Statistics and Probability |
Central Limit Theorem and Chebyshev's Inequality
Sect. 5.4 5.6, 5.8
Week 7 5.4 THE MOMENT-GENERATING FUNCTION TECHNIQUE
Theorem If X1,X2, . . . ,XjFI are independent random variables with respective moment
5-4-l generating fun

Statistics and Probability |
Normal Distribution and Correlation for Discrete Distributions
Sect. 3.3, 4.1 4.2
Week 5 3.3 THE NORMAL DISTRIBUTION
The random variable X has a normal distribution if its pdf is defined by
f(x) = 0327? eXp|:(x2;':)2], 00 <

Statistics and Probability |
Chisquare Distribution
Sect. 3.2-3.3, 5.4-5.5
Week 9 Let W denete the waiting time until the first eeenrrenee during the observation ef a
Peissen preeess in which the mean number cfw_If eeenrrenees in the unit interval is it.

Statistics and Probability |
Maximum Likelihood and Linear Regression
Sect. 6.4-6.5, 6.7
Week 11 Let XLXL. . . ,X be a randem sample frem a distribution that depends en
one or mere nnknewn parameters 91,92, . . . ,9, with pmf er pdf that is denoted
by x;

Statistics and Probability |
More Confidence Intervals and Sample Size
Sect. 7.37.5
Week 13 In general, when observing n Bernoulli trials with probability p of success on
each trial, we shall find a confidence interval for p based on Y/nr where Y is the
n

Statistics and Probability l
Conditional Distributions and Joint Distributions for
Continuous Random Variables
Sect. 4.3 4.5, 5.3
Week 6 4.3 CONDITIONAL DISTRIBUTIONS
Definition 4.3-I
The condinnal pmbability mass funetinn of X , given that Y = y, is defi

Statistics and Probability |
Confidence Intervals
Sect. 7.1-7.2
Week 12 Given a random sample X1,X2,. .an from a normal distribution N(n,cr2),
we can find a number zap from Table V in Appendix B such that
f- M
P _zarf2 S it 2:43er 2 1 _ Of.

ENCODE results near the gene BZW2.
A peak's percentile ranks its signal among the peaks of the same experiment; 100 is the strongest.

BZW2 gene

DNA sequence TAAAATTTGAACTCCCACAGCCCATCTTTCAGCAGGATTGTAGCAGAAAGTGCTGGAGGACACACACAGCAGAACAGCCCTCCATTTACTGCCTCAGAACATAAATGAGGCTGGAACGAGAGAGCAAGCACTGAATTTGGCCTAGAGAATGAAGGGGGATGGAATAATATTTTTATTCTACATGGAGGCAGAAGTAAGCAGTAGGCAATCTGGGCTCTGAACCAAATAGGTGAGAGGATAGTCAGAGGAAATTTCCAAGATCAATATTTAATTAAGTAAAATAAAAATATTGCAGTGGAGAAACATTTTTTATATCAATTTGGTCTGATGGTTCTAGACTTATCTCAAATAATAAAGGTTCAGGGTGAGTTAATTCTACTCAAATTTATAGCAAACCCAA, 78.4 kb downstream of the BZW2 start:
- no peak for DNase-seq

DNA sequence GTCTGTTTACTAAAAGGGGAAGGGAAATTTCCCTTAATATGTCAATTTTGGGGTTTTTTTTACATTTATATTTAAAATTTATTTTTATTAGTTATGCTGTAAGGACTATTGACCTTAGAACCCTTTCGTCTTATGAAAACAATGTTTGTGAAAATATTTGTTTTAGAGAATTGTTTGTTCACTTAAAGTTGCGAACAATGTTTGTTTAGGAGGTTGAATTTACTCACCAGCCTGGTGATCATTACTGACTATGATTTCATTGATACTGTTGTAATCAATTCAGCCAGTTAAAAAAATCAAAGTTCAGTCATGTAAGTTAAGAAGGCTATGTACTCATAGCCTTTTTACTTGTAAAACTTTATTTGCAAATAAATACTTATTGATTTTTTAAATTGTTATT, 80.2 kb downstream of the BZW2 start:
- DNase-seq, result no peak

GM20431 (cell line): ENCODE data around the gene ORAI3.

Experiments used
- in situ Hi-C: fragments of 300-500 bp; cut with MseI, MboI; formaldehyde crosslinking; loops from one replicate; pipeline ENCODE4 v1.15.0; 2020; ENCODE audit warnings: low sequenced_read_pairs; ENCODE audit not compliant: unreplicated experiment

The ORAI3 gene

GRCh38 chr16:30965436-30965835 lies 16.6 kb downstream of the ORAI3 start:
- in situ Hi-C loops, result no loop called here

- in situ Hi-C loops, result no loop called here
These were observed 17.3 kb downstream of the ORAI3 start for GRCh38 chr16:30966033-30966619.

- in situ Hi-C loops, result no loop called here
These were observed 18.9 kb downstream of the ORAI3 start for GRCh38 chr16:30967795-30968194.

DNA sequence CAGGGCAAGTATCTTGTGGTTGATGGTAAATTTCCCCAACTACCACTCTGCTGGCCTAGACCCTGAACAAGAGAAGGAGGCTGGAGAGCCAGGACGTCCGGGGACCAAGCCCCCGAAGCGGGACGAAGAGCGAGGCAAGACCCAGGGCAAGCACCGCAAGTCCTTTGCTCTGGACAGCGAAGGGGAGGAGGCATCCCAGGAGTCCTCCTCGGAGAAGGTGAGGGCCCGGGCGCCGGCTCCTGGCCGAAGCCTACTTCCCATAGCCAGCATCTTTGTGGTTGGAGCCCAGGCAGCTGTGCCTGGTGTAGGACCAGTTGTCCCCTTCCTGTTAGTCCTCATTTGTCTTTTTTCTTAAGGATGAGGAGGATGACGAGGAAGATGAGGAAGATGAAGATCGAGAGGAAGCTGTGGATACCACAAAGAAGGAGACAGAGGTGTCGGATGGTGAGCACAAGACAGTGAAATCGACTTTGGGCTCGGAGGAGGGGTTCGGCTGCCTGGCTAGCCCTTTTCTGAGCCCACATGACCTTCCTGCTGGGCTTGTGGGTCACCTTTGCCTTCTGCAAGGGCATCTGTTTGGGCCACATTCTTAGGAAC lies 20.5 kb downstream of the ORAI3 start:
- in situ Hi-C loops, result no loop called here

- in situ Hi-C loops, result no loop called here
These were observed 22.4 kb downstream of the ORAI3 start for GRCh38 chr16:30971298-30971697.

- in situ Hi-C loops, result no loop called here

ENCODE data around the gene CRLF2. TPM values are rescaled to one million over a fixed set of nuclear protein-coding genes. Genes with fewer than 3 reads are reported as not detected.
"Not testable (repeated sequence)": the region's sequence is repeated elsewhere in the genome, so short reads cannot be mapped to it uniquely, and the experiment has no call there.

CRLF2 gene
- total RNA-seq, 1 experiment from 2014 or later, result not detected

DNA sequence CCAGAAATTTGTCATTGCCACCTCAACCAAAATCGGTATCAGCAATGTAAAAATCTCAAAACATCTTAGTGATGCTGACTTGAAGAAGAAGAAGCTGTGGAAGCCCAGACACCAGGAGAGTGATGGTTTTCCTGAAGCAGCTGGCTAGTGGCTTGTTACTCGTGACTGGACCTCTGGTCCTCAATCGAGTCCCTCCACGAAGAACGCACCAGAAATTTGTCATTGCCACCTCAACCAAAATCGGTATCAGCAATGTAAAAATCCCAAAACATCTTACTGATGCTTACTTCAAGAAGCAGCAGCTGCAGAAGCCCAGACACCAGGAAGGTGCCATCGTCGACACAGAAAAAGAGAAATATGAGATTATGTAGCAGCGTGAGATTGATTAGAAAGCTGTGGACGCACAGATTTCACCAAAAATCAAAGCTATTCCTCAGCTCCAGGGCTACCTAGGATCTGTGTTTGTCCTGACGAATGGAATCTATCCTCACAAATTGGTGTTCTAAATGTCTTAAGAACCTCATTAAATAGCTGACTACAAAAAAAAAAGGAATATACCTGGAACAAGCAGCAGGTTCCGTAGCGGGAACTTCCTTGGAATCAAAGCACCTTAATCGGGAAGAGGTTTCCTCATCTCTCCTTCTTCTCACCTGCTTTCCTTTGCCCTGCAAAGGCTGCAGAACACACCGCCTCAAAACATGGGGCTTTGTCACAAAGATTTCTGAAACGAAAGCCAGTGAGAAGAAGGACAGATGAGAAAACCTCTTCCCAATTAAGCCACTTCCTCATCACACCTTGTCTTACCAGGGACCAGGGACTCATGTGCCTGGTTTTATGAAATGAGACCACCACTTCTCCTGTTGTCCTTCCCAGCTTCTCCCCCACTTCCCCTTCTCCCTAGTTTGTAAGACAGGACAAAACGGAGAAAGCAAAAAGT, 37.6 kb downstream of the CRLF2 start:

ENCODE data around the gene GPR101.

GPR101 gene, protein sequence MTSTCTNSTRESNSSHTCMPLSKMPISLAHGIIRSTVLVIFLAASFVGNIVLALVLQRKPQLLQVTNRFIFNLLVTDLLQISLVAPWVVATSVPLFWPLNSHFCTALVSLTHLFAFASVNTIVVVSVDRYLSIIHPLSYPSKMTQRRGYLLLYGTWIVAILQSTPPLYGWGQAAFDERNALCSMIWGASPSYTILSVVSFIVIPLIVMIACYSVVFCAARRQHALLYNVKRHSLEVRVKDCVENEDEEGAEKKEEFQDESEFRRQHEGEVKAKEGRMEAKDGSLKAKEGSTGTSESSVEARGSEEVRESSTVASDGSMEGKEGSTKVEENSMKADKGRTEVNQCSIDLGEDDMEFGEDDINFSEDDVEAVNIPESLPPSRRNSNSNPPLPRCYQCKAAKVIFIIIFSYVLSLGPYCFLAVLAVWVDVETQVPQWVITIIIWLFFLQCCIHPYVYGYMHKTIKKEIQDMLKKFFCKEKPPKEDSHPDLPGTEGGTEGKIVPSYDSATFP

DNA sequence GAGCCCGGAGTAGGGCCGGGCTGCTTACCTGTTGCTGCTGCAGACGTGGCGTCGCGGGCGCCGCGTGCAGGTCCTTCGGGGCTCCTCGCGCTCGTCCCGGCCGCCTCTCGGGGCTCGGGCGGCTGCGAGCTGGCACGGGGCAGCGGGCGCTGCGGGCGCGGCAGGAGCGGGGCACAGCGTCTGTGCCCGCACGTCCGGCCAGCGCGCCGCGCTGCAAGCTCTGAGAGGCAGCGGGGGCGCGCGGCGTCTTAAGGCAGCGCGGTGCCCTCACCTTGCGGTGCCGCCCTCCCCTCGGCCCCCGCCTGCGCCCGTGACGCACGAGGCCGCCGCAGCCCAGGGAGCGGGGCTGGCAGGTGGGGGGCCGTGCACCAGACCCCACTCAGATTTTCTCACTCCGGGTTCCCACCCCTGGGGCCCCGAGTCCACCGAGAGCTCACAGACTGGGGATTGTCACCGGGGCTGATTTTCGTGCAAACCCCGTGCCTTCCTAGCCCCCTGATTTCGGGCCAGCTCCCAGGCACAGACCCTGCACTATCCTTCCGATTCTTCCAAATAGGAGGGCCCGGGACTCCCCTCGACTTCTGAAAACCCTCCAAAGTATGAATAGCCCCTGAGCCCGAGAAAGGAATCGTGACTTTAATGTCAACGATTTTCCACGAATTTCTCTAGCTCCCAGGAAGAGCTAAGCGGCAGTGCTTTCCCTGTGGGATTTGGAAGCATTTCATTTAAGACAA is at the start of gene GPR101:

cfw_IA/E _
F

Dxeinitfm 3f Mammy , (D
(it A BC 0% Wt M 3W g, m Mmler WA)- is CAM 75R
cfw_1mele :2 HQ event A ml
(10 Wm;
M 17(8):! ) Cmwlg exwm)
m l0 A A1,- are everxcs ml AmAy/A rhythm
K
HQM = 33%;) ., a
new emk Pore fwaer k, 0M PLEA) :EEPML)
Vro mm: a? Prolmkili:
A

Chapter 3: Continuous Distributions
STAT2001
2016 Term I
Outline
1. Continuous random variables
2. The Uniform distribution and Exponential distribution
3. The Gamma distribution and Chi-square distribution
4. The Normal distribution
(Textbook chapters: 3

Chapter 1: Fundamental Concepts
STAT2001
2016 Term I
Outline
1. Random experiments and Sample Space
2. Probability
3. Methods of enumeration (Counting)
4. Conditional probability
5. Independent events
6. Bayess theorem
Textbook chapters 1.1 - 1.5 (9th edi

STAT2001 Assignment 3
Do all 6 questions. Show your steps clearly.
Deadline for this assignment is 9th Nov. 5:00p.m. You can submit to the assignment locker
(next to LSB 125) or to your Tutors. You can also submit electronically through Blackboard.
1. A f

1st supplementary note for ch.1
1. Proof of the inclusion-exclusion formula (p.17):
P(C1 .Cn ) p1 p2 p3 . ( 1) n1 pn
n
Remark : p1 P (Ci ), p2
i 1
P (C
i
C j ), p3
1i j n
P (C
i
C j Cl ),.
1i j l n
Use Mathematical Induction (see remark):
A, The for

STAT2001 Assignment 2
Do all 7 questions. Show your steps clearly.
Deadline for this assignment is 21st Oct. 5:00p.m. You can submit to the assignment locker (next
to LSB 125) or to your Tutors.
1. If the cumulative distribution function of X is given by